California Divorce Navigator: STEP 2

California Divorce Navigator – Step 2, Hello Divorce

Welcome to Step 2!

You now need to complete your financial disclosures. This needs to be done within 60 days of filing your initial divorce paperwork in California.

Financial Disclosures

In this step, you and your spouse need to provide your complete financial picture so that it can be fairly divided during Step 3. This needs to be completed within 60 days of filing your initial paperwork. The financial information you report will include income, expenses, assets, and debts. Get a preview of everything you need for this step here.


Step 1: Petition & Response

Step 1: Complete


Step 2: Financial Disclosures

Step 2: Complete


Step 3: Final Judgment

Step 3: Complete


Step 4: Divorce Wrap Up

Financial Disclosures FAQ

  • Why do I have to disclose my financials?

    Even if you already have a full agreement with your spouse (amazing but not likely at this point), this step is mandatory if you are the Petitioner (it is mandatory for the Respondent if 1) they filed a Response, 2) your county requires the Respondent file them, or 3) the Petitioner requests the Respondent files them). In this step, you and your spouse should truthfully represent your complete financial picture so that it can be fairly divided. This complete financial picture must include income, expenses, assets and debts.

  • How long do I have to complete the financial disclosures?

    Disclosures must be filed within 60 days of the petition or response being served. In some counties, even if a response is not filed, you still have to exchange financial disclosures with your spouse.

  • Is California a community property state?

    Yes. California is a community property state, which means that most property acquired during the marriage belongs to both spouses, and all property must be divided  when you divorce. After divorce, each spouse gets to keep his or her separate property.

  • What's considered community property?

    Most property (and debts) acquired during the marriage is classified as community property, and  is usually divided equally (or by agreement) between spouses during the divorce process. This might be the family house, vehicles, vacation properties, bank accounts, and personal family possessions like art, musical instruments, or collectables. Separate property is generally all property you acquired before or after marriage, or during the marriage from an outside source (like an inheritance). Learn more here.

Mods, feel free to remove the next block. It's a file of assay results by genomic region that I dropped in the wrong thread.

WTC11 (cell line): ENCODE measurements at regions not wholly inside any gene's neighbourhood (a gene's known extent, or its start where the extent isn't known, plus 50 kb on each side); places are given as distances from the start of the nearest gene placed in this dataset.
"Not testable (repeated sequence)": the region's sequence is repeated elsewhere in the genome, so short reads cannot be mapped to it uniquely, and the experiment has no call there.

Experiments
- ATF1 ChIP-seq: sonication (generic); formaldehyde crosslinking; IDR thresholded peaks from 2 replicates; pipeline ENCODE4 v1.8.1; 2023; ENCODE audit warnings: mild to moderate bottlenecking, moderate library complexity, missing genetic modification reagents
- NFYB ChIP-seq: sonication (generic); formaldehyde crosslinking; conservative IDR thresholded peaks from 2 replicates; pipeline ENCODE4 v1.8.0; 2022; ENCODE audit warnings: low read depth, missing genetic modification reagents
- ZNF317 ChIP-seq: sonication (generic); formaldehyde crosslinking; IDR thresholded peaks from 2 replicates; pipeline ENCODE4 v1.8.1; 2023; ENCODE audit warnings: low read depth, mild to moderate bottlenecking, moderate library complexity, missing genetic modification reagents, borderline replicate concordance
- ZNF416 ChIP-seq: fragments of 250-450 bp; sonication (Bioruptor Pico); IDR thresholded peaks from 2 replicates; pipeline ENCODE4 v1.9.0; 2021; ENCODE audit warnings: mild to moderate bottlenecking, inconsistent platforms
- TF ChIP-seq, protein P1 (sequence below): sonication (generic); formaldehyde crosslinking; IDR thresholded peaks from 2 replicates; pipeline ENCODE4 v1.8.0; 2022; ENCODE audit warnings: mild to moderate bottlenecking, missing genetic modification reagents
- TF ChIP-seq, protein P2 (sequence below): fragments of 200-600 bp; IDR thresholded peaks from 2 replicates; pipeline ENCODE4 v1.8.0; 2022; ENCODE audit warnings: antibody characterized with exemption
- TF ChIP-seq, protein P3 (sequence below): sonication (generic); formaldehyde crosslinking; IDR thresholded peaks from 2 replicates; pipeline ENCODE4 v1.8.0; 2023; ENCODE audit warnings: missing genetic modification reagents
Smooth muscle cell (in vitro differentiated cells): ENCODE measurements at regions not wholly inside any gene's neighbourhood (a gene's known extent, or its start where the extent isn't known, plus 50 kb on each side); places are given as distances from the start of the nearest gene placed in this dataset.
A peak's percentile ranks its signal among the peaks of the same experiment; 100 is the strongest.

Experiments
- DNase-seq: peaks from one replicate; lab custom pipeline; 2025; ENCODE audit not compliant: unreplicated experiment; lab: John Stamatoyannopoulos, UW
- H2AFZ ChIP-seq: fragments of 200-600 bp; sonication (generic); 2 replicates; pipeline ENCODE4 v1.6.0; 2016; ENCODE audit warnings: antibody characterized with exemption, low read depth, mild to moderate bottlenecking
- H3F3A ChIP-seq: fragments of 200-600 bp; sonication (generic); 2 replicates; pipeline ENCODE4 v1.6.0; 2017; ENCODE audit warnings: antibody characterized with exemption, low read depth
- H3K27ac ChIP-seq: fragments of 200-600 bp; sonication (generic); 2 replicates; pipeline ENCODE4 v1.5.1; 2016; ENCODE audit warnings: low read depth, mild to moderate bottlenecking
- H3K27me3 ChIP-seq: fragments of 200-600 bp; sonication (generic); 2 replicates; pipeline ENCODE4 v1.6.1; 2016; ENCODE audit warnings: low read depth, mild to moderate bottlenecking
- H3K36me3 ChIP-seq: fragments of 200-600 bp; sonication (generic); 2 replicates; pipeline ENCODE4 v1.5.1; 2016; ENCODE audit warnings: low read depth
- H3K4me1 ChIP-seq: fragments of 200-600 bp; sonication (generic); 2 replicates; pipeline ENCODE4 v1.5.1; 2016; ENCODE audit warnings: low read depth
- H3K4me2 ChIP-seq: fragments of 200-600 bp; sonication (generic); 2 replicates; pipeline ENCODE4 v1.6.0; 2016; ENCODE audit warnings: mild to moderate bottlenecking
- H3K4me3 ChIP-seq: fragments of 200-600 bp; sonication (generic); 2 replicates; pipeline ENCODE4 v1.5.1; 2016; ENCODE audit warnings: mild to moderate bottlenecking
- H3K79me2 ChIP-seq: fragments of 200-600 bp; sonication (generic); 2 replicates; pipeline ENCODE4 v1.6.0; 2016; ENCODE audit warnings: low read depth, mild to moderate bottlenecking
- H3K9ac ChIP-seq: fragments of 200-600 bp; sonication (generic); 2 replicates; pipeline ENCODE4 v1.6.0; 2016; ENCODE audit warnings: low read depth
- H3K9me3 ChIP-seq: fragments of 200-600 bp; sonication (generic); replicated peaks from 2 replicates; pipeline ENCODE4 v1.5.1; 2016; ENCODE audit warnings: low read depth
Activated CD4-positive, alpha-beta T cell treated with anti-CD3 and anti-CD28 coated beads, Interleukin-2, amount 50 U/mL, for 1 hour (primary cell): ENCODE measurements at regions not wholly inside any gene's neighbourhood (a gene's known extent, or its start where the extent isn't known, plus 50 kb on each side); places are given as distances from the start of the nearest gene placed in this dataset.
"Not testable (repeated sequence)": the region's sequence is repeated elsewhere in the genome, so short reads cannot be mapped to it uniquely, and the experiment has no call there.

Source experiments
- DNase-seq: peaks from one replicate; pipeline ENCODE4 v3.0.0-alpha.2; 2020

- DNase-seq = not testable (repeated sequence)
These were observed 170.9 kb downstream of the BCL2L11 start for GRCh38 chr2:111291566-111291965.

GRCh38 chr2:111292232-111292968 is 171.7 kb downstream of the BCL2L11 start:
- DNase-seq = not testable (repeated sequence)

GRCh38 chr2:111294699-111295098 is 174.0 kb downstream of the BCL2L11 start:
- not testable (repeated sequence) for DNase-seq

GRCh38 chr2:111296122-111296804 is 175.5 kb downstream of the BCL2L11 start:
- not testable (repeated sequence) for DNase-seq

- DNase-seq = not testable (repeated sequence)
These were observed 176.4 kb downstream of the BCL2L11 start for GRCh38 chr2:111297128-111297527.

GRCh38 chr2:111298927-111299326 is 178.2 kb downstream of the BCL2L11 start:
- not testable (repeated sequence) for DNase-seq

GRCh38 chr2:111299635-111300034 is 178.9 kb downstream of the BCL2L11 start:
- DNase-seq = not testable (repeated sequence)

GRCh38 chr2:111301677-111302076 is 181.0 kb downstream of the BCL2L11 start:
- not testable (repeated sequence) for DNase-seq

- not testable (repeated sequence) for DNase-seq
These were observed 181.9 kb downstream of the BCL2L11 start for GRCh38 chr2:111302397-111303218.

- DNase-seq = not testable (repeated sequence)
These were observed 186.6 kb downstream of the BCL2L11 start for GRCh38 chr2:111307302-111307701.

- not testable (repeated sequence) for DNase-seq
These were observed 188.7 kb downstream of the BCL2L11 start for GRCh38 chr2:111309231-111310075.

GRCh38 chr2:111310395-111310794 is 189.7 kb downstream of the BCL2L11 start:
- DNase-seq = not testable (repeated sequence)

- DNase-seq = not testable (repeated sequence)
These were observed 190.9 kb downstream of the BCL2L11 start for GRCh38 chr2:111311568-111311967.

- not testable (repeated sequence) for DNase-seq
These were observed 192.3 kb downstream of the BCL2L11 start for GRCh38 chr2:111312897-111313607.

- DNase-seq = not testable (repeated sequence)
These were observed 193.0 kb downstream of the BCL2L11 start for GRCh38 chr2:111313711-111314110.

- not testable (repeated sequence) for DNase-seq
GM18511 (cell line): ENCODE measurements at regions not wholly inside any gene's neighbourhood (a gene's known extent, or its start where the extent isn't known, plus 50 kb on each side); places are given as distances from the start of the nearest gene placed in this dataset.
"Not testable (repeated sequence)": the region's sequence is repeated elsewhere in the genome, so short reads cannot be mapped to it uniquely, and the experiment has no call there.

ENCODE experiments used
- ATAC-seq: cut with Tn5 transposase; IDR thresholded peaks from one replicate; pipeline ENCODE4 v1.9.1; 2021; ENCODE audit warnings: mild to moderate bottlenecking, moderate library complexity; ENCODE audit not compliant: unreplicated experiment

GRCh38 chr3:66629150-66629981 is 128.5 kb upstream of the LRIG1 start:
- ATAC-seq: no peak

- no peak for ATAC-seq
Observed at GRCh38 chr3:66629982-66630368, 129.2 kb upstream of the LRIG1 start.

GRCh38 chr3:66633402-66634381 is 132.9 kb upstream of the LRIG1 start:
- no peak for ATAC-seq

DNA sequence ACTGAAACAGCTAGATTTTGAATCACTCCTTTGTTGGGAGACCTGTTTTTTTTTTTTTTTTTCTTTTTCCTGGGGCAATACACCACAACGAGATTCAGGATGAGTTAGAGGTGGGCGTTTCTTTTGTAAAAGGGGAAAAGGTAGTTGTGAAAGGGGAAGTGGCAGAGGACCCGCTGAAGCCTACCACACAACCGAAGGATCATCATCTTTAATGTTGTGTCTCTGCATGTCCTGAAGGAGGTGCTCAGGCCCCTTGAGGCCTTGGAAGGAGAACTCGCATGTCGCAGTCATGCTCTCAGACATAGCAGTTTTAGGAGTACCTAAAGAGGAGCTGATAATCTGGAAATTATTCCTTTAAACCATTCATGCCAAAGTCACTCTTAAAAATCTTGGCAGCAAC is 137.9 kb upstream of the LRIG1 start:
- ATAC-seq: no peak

• What's considered separate property?

    Typically in California, separate property includes property that was owned or claimed before the marriage and certain types of property acquired during the marriage such as gifts and inheritance, monetary payments for personal injuries (except recovery for that person’s loss of earning capacity), or property gifted from either spouse to the other. Learn more here.

  • What happens if I don't disclose some of my assets now?

    If you don’t disclose everything on your forms, you run the risk of either missing something that later has to be addressed post-divorce (and you don’t want to have to do this again, right?). Or, you might be accused of “breach of spousal fiduciary duty” (failing to be fully transparent with finances) later in the process.

  • What happens if my financial situation changes after my divorce is finalized?

    You have an ongoing duty of disclosure about activities that materially change your assets, liability, or income. If something changes significantly (for example, your car was in an accident or your investment portfolio drops or skyrockets in value), you must notify your spouse in writing.

  • What will I need to disclose?

    Financial disclosures are forms that require you to share all information related to your property, debt, income, and expenses. Some states require you to attach proof (like tax returns and bank statements). Include everything that you know about and control (plus anything you know about your spouse’s estate, too).

  • What do I need if my divorce includes spousal or child support?

    If you have kids, you will have to attach a child support calculation to your divorce paperwork even if neither one of you plans to pay the other child support. If your marriage is of long duration (10 years or more), the court will likely require more information about your finances. But don’t worry, that’s all built in to our process and software.

  • What information will I need to provide about insurance policies?

    You will need to list company names, account numbers, type of insurance, and premium amounts.

  • What if I don’t have all the information needed?

    You can always save your information and come back once you have the information needed to continue the questionnaire. However, you won’t be able to continue the questionnaire without providing the information needed to move forward. But you will have an opportunity to review your answers at the end before your forms are generated.

  • This all seems complicated. Do I really need to list all my expenses and assets?

    Yes! It is important that you accurately complete your financial disclosures to reflect your current financial position. This includes your income, your expenses, your debts and your assets – even if you and your spouse have already divided everything.

  • I’m not sure what to put down on my financial statement. Can Hello Divorce tell me how to complete Step 2?

    Yes! If you need help completing your financial disclosures, one of our legal coaches can assist you with any questions you may have. You can get a legal coaching session in increments of as little as 30 minutes here.

Schedule your free 15-minute intro callCLICK HERE